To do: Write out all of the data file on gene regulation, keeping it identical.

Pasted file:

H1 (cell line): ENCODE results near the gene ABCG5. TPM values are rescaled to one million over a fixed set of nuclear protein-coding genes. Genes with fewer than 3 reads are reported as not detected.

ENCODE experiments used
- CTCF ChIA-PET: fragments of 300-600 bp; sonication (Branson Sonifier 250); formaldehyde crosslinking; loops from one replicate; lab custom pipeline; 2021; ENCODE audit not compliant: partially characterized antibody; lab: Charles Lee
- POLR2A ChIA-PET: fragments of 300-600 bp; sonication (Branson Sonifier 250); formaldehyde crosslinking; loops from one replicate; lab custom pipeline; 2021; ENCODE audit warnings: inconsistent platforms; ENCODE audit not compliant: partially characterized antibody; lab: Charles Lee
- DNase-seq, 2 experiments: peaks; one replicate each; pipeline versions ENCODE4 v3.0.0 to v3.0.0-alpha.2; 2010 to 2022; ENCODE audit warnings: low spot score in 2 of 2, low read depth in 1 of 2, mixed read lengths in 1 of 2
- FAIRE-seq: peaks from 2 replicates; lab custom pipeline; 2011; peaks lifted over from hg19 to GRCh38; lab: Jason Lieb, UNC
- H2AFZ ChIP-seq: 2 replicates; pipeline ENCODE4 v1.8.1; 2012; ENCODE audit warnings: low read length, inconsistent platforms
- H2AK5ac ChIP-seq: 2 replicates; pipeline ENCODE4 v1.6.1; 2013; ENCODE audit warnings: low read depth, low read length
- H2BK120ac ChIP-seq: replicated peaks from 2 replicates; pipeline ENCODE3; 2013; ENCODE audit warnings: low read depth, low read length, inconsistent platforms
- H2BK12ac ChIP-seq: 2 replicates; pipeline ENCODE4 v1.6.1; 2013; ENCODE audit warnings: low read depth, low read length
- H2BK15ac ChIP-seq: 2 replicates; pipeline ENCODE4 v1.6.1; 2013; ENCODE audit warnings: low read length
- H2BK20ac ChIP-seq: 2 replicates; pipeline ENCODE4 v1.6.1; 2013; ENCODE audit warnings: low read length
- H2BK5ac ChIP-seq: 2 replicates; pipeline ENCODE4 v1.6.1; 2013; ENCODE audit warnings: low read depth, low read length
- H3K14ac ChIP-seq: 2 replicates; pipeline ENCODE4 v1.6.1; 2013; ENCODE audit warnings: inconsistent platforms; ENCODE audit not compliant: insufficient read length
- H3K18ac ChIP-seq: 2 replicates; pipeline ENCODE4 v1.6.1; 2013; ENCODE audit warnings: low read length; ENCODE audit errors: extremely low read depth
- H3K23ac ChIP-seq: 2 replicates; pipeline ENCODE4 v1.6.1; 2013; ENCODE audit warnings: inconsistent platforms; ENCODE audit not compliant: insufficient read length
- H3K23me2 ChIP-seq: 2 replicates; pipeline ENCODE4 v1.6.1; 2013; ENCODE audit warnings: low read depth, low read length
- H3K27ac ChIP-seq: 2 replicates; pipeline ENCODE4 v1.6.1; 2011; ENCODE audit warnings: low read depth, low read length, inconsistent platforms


H1 (cell line): ENCODE results near the gene ABCG5. TPM values are rescaled to one million over a fixed set of nuclear protein-coding genes. Genes with fewer than 3 reads are reported as not detected.

ENCODE experiments used
- CTCF ChIA-PET: fragments of 300-600 bp; sonication (Branson Sonifier 250); formaldehyde crosslinking; loops from one replicate; lab custom pipeline; 2021; ENCODE audit not compliant: partially characterized antibody; lab: Charles Lee
- POLR2A ChIA-PET: fragments of 300-600 bp; sonication (Branson Sonifier 250); formaldehyde crosslinking; loops from one replicate; lab custom pipeline; 2021; ENCODE audit warnings: inconsistent platforms; ENCODE audit not compliant: partially characterized antibody; lab: Charles Lee
- DNase-seq, 2 experiments: peaks; one replicate each; pipeline versions ENCODE4 v3.0.0 to v3.0.0-alpha.2; 2010 to 2022; ENCODE audit warnings: low spot score in 2 of 2, low read depth in 1 of 2, mixed read lengths in 1 of 2
- FAIRE-seq: peaks from 2 replicates; lab custom pipeline; 2011; peaks lifted over from hg19 to GRCh38; lab: Jason Lieb, UNC
- H2AFZ ChIP-seq: 2 replicates; pipeline ENCODE4 v1.8.1; 2012; ENCODE audit warnings: low read length, inconsistent platforms
- H2AK5ac ChIP-seq: 2 replicates; pipeline ENCODE4 v1.6.1; 2013; ENCODE audit warnings: low read depth, low read length
- H2BK120ac ChIP-seq: replicated peaks from 2 replicates; pipeline ENCODE3; 2013; ENCODE audit warnings: low read depth, low read length, inconsistent platforms
- H2BK12ac ChIP-seq: 2 replicates; pipeline ENCODE4 v1.6.1; 2013; ENCODE audit warnings: low read depth, low read length
- H2BK15ac ChIP-seq: 2 replicates; pipeline ENCODE4 v1.6.1; 2013; ENCODE audit warnings: low read length
- H2BK20ac ChIP-seq: 2 replicates; pipeline ENCODE4 v1.6.1; 2013; ENCODE audit warnings: low read length
- H2BK5ac ChIP-seq: 2 replicates; pipeline ENCODE4 v1.6.1; 2013; ENCODE audit warnings: low read depth, low read length
- H3K14ac ChIP-seq: 2 replicates; pipeline ENCODE4 v1.6.1; 2013; ENCODE audit warnings: inconsistent platforms; ENCODE audit not compliant: insufficient read length
- H3K18ac ChIP-seq: 2 replicates; pipeline ENCODE4 v1.6.1; 2013; ENCODE audit warnings: low read length; ENCODE audit errors: extremely low read depth
- H3K23ac ChIP-seq: 2 replicates; pipeline ENCODE4 v1.6.1; 2013; ENCODE audit warnings: inconsistent platforms; ENCODE audit not compliant: insufficient read length
- H3K23me2 ChIP-seq: 2 replicates; pipeline ENCODE4 v1.6.1; 2013; ENCODE audit warnings: low read depth, low read length
- H3K27ac ChIP-seq: 2 replicates; pipeline ENCODE4 v1.6.1; 2011; ENCODE audit warnings: low read depth, low read length, inconsistent platforms